Why should we be surprised at the delay of the Marasca Report, detailing the reasons for the unexpected acquittal of the defendants on March 27? The case has been dogged by contradictions, convictions and acquittals as the case ping ponged from court to court.
The acquittal was actually a surprise for all followers of the case: a return for retrial or a ratification of Nencini’s ruling was expected, not a complete acquittal by the very court which had requested a reappraisal of all the evidence cumulatively.
In March, Mario Pinelli, an eminent Italian prosecutor stated that Amanda Knox’s conviction for the sensational murder of British student Meredith Kercher was “beyond reproach”. Pinelli said there should be no doubt that Knox, an American, and her Italian ex-lover Raffaele Sollecito were responsible for the 2007 killing, as ruled by a Florence court last year.
Pinelli was addressing the Court of Cassation, which examined the verdict in what could have been the final act of an eight-year legal drama replete with sub-texts of drugs, alleged sexual debauchery and police incompetence. He told the court that “all the figures in this crime fit into a perfect reconstruction which has no flaws.””The scenario outlined by the Florence judges is beyond reproach,” he added.
However, Knox’s defence lawyer Carlo Dalla Vedova said the prosecution’s version of events was “not justice but a misrepresentation of the facts.””The Florence court’s verdict was “a very serious miscarriage of justice which must be put right,” he said.
Views were completely polarised, and without any doubt there was a minefield of opinion to navigate. The vastly experienced Judge Marasca from the Naples bar was appointed as lead judge in what may be the final ruling. The acquittal was a brave decision, and not the expected one. It was a tacit acknowledgement that the forensics were botched; that there was no perversion of the crime scene; that Amanda’s confession and spontaneous statement were illegal; that the burglary was not staged, but was committed by Rudy Guede, the only definitively convicted person in this sorry saga. So, was Rudy to be charged with the burglary? Just one problem there- no DNA from Guede was found in the room of the “burglary”.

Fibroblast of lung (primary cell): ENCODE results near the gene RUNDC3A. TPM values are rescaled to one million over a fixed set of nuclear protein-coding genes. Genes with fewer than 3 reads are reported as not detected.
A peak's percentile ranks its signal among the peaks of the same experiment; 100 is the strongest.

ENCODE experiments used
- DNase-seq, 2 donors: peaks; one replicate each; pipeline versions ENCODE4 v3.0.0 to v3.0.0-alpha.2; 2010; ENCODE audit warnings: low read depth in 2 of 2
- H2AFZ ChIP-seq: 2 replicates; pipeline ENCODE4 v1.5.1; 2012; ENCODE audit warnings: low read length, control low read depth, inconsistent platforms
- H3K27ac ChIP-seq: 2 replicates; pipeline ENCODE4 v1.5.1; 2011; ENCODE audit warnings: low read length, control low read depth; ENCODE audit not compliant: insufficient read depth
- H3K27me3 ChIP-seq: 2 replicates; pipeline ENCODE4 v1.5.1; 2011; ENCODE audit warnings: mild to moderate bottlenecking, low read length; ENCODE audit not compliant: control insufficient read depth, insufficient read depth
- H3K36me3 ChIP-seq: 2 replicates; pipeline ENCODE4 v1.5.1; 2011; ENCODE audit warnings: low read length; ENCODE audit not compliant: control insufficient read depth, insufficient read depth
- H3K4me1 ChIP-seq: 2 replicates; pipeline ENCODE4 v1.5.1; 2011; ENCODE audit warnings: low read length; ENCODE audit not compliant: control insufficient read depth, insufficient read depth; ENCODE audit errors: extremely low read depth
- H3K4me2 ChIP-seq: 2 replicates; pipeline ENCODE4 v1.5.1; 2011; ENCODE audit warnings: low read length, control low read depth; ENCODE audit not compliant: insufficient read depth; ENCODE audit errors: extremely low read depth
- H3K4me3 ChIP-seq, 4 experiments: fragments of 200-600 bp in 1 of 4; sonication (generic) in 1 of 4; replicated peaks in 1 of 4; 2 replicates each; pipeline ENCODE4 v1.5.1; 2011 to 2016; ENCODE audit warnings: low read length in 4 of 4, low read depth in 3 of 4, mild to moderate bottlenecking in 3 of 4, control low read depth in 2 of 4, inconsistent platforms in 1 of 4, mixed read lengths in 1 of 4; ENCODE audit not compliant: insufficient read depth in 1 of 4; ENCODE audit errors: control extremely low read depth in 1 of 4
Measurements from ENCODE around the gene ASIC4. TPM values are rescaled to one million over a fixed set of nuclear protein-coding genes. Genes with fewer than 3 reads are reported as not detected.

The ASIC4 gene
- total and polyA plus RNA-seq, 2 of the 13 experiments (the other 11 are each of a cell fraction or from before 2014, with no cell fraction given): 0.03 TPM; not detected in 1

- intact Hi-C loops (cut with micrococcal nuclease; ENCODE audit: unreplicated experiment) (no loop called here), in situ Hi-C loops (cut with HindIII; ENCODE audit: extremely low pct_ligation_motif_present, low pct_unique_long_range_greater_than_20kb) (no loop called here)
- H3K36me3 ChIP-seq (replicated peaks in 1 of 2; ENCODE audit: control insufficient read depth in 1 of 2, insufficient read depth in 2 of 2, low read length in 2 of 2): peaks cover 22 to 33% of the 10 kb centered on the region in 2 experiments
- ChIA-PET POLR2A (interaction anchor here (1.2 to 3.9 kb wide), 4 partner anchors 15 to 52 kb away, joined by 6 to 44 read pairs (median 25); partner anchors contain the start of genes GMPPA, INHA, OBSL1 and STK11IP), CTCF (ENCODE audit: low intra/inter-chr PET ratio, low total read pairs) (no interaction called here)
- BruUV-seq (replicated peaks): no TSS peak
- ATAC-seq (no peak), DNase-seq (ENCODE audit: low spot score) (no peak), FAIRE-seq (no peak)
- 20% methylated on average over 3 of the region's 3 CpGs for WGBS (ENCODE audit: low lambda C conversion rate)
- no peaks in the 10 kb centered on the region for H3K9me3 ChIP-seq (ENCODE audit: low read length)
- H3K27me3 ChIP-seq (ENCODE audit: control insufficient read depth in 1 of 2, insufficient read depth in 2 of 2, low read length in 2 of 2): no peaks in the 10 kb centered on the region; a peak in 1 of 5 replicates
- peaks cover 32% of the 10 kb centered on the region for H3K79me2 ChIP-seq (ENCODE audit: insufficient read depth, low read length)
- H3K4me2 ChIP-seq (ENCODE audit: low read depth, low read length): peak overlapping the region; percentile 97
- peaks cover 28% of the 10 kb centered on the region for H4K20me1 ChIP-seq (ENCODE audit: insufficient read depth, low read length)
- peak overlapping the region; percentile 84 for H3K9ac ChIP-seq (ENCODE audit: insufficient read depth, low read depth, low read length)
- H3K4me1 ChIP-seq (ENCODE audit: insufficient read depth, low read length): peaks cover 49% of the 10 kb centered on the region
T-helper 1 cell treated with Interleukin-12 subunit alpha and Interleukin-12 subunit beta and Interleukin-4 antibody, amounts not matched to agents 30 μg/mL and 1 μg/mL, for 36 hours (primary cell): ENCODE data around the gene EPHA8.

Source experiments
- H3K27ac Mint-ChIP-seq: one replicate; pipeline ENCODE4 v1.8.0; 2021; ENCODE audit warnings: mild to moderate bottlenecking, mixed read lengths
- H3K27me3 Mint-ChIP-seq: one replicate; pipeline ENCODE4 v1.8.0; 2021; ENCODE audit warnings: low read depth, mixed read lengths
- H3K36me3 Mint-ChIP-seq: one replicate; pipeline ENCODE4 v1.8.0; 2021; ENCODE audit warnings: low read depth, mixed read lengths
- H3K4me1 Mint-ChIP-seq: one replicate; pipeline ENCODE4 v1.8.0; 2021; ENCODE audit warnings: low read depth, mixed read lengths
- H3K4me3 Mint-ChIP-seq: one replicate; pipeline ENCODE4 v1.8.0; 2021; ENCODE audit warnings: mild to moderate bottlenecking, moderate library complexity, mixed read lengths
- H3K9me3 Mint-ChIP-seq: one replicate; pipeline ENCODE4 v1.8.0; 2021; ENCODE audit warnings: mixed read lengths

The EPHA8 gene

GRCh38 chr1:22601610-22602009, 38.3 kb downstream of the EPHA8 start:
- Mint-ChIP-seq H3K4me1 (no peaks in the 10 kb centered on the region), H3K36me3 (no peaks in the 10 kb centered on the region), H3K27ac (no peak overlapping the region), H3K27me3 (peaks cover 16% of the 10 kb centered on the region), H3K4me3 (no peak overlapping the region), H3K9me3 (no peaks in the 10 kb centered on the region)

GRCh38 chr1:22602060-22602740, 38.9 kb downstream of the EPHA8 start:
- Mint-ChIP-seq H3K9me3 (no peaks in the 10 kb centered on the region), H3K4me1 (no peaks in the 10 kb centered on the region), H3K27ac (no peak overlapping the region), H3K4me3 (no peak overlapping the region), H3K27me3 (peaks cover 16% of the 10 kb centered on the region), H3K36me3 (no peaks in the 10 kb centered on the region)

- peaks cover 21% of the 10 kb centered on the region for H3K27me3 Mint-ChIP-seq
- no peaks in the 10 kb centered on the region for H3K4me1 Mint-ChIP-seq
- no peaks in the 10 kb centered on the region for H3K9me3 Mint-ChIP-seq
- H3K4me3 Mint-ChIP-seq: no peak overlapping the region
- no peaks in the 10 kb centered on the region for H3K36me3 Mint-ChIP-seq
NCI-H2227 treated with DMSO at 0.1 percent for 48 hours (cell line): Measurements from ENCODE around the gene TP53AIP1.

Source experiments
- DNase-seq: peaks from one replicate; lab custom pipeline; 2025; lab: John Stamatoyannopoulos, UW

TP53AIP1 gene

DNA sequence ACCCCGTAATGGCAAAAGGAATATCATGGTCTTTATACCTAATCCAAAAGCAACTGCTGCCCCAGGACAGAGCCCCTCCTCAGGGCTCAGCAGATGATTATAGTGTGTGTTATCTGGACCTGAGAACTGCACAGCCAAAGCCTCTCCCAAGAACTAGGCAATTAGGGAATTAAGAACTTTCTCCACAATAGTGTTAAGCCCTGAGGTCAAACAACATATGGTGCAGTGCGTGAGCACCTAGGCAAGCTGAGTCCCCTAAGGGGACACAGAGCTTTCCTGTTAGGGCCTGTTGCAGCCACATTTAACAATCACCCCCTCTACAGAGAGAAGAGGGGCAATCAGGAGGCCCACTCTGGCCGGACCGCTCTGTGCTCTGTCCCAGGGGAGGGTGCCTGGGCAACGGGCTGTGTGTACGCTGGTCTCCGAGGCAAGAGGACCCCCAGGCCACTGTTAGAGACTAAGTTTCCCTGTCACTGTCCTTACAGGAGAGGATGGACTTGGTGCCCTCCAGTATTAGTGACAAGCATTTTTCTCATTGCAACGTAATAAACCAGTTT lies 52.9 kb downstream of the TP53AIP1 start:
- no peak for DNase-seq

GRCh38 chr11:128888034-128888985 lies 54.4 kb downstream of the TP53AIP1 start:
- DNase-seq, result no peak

This is just a small sample of items from the case which needed to be explained, and how to perform this without further embarrassment for Italy? Nevertheless, an acquittal it was- no more trials, no more accusations.
Naturally the ex defendants were ecstatic and the murdered girl’s family were left in limbo, not knowing the truth or why they had been so cruelly betrayed. Pro innocence supporters rejoiced; pro guilt people wondered what on earth had provoked this unexpected decision.
But wait! There’s another twist! The Motivation Report, promised well within the 90 days, is already 5 days late, and there is now a rumour that the court did not have the power to acquit in the first place!
It is said that the court could either uphold one or both of the murder convictions, or send the entire case back to the appeal stage — which could eventually see the pair acquitted, but significantly could not perform the acquittal itself. Hmm- would Marasca and co not know that fact of law? Was it a deliberate attempt to court controversy? Heaven knows, this case has had an abundance of that.
What is so upsetting about this delay, or return to the lower court for retrial, is the toll this has taken on the three families. Guilty or not, a person has the right to know his or her fate well before almost eight years have passed. The victim’s family have every right to have closure following a definitive ruling about what actually happened to their daughter, and to grieve in peace.
Nobody can deny that this delay, or whatever quirk it may turn out to be, is cruel beyond all measure, and the people the law is supposed to protect has failed at every level. That the Italian justice system is in urgent need of reform is indisputable and the members of the judiciary- the whole lot of them- should hang their heads in shame.